This month, we sat down with Jim Cumbee JD, MBA, chair of the M&A Source Communications Committee for 2020. Jim is the owner of Tennessee Valley Group, an M&A advisory business for companies with revenue of $5M to $40M. He is also a Tennessee Supreme Court listed General Civil Mediator. In addition to being an attorney, transition mediator and business broker he has also been a buyer, seller, and entrepreneur.
Tell us about your pre-M&A career and how it led you to do this work?
I have been in the business of strategic capital allocation for 30+ years. At Disney, I was involved in the business planning that led to the launch of several new businesses, including the Disney Institute and Disney’s Celebration. While I loved that work and the company, I wanted to be an entrepreneur, so I resigned from Disney when I bought a radio business in Nashville. I grew the business through several acquisitions, including one company that was in bankruptcy and sold the consolidated business four years later to a publicly-traded company. For the next nine years, I led M&A activity for that company. During that time as a corporate buyer, I evaluated scores of businesses and saw many situations where business owners weren’t well represented. That led me to conclude that business brokerage was broken, so I started my firm in 2008.
What personal characteristics and strengths have supported your success in this industry?
You have to bring to the table a mix of confidence seasoned with humility and doggedness, yet knowing when to be flexible. It also requires an ability to work hard while understanding when to sit back and wait. This was developed through years working with buyers and sellers of all types. Sophisticated private equity, demanding corporate buyers, and aggressive individuals ….I’ve seen them all, and nothing intimidates me.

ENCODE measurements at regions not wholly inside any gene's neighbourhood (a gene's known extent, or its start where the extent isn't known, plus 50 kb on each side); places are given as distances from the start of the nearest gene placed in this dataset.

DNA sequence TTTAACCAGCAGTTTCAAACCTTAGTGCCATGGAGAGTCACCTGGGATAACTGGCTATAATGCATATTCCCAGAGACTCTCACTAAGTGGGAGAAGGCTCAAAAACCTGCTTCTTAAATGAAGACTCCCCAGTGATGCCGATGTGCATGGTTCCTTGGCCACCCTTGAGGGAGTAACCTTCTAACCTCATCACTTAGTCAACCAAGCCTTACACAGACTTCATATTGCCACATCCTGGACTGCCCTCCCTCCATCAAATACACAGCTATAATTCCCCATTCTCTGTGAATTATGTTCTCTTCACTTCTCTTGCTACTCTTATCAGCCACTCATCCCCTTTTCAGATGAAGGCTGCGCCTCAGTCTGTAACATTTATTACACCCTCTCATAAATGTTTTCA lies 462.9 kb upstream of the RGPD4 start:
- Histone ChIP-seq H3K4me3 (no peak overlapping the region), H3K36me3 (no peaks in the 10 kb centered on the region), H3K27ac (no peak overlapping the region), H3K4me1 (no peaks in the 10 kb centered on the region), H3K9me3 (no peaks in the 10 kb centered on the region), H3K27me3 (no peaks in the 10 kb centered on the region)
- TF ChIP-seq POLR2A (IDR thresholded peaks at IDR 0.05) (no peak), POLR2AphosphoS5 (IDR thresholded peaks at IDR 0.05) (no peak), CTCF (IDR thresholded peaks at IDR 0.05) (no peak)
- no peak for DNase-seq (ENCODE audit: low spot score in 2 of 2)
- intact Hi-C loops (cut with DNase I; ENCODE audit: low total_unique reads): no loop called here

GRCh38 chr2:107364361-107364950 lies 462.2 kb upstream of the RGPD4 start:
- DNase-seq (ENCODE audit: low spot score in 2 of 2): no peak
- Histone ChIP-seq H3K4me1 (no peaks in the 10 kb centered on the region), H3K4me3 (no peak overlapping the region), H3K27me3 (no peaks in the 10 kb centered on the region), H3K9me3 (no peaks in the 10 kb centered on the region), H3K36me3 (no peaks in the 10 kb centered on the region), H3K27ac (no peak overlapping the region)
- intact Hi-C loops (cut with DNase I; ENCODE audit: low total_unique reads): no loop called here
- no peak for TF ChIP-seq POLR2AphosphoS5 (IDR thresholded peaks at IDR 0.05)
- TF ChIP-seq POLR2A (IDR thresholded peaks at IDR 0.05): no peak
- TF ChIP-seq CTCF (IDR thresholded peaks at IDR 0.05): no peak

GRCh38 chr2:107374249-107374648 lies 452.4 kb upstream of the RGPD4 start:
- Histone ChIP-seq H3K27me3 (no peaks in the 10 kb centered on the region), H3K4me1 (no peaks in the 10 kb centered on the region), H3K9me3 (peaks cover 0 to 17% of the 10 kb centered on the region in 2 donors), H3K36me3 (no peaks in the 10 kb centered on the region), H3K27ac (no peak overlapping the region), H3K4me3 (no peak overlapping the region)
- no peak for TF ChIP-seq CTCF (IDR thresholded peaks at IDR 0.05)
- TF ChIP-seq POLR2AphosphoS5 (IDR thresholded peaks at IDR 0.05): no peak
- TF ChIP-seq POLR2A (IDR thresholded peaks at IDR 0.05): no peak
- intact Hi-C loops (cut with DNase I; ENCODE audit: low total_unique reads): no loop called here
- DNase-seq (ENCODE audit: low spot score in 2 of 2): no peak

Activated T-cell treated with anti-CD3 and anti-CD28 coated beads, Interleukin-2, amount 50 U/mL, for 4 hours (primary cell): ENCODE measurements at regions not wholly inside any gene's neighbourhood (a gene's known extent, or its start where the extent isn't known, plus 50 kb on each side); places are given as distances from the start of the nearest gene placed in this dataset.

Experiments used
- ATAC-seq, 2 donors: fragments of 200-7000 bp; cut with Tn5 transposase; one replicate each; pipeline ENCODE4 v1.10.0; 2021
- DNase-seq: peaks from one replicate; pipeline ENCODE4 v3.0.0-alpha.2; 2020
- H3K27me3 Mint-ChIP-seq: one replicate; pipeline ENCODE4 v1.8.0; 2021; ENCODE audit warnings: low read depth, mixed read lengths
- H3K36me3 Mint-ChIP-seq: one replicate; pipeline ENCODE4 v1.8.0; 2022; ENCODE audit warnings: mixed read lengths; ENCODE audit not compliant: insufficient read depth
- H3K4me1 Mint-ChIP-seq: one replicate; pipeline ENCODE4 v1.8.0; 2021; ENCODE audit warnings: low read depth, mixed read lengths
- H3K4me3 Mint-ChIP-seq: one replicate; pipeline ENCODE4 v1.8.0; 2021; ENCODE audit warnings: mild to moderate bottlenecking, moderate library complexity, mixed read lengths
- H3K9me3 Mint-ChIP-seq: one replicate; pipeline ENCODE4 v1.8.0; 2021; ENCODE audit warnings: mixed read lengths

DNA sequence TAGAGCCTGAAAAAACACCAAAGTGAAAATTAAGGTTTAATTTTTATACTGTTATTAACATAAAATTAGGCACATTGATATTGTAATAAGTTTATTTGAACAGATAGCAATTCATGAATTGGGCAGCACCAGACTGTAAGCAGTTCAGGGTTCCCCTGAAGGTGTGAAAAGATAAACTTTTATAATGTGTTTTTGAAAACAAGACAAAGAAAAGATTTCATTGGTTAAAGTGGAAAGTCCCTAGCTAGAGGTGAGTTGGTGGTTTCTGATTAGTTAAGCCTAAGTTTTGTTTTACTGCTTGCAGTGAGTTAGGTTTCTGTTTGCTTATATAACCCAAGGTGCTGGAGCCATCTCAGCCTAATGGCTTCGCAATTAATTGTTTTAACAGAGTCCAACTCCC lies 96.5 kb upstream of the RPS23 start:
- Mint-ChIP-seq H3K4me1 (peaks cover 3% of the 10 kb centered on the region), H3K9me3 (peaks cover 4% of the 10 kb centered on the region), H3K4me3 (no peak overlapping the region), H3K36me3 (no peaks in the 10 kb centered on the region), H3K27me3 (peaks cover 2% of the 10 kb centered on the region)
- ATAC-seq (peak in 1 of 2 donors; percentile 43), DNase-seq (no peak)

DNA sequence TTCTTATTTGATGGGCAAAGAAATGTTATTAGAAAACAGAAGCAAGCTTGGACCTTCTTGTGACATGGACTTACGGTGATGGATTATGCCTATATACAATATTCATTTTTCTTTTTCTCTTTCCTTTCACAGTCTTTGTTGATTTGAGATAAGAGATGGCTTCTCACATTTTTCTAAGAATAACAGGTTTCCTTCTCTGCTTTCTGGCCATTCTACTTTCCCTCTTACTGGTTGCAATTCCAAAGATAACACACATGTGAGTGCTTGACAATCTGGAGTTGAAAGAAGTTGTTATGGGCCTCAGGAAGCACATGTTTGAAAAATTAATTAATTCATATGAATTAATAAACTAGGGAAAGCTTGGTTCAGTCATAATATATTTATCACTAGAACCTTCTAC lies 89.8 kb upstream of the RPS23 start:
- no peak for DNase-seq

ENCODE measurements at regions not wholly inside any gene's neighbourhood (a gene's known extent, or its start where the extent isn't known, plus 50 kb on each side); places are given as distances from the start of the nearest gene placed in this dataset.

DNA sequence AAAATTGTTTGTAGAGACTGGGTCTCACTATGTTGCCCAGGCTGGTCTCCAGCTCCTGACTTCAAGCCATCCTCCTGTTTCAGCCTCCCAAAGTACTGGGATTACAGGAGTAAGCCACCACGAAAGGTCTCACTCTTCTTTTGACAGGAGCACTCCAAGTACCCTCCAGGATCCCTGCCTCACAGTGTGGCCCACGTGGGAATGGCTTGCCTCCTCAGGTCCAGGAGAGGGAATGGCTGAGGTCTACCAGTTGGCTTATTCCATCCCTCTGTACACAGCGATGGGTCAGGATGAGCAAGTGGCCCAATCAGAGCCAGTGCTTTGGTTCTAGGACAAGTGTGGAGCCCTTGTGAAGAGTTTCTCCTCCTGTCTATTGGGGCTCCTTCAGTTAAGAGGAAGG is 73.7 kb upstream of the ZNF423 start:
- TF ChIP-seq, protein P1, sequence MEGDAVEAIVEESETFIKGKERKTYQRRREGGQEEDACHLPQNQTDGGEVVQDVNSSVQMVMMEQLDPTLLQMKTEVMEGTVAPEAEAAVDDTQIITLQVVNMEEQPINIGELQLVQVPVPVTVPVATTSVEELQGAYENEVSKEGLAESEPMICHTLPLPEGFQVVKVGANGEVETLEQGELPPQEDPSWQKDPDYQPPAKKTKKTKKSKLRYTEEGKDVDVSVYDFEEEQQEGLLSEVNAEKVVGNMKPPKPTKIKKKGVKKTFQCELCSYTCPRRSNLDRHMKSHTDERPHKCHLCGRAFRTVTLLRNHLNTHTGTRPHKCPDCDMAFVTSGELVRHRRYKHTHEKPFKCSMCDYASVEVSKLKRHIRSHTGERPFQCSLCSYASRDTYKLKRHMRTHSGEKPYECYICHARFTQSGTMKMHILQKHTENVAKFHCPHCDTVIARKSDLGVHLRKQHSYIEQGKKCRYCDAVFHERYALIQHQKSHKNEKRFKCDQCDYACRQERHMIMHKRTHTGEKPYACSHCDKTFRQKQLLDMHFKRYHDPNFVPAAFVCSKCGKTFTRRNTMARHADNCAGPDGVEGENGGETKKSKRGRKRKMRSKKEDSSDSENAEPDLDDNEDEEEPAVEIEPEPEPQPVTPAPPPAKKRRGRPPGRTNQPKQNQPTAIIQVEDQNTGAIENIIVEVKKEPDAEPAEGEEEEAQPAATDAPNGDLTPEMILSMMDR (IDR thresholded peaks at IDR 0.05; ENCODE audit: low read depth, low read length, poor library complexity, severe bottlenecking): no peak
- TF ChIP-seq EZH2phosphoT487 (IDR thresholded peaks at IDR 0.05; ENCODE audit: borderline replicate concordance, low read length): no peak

What is your greatest M&A accomplishment?
Selling a business after the client died the day we got an LOI. The buyer had just gotten out of federal prison for bank fraud. And oh yes, we got a bank loan to complete the deal. Long story.
About the majority of your engagements, do you work as a team or do you handle things on your own?
I work on my own because it affords me more flexibility, and allows me to focus on my clients, not personnel management.
Do you just do M&A or do you provide other services – valuations, consulting, etc.? I have done a few valuations when the situation does not require a certified appraisal. But, if I see the valuation potentially leading to a court dispute (i.e., divorce, estate dispute, etc.), I will encourage the client to use a certified appraiser. I do a fair amount of consulting related to ownership transitions, such as intergenerational transfers, partners needing to dissolve, or owners passing equity to their employees. I do this work as a mediator, meaning I work with all the parties as opposed to being an advocate for one party over another.
What is the biggest mistake you have made when working on a deal?
I recently had a deal blow up two hours after all the documents were signed but before the wire had been sent. My client, the seller, had been expressing remorse about selling and dissatisfaction with the buyer. I passed it off as “normal” seller’s remorse because we were getting an all cash-at-close deal for more than our initial selling price. In retrospect, I should have been more sensitive to what he was telling me. I think I could have saved it had I addressed his concerns earlier.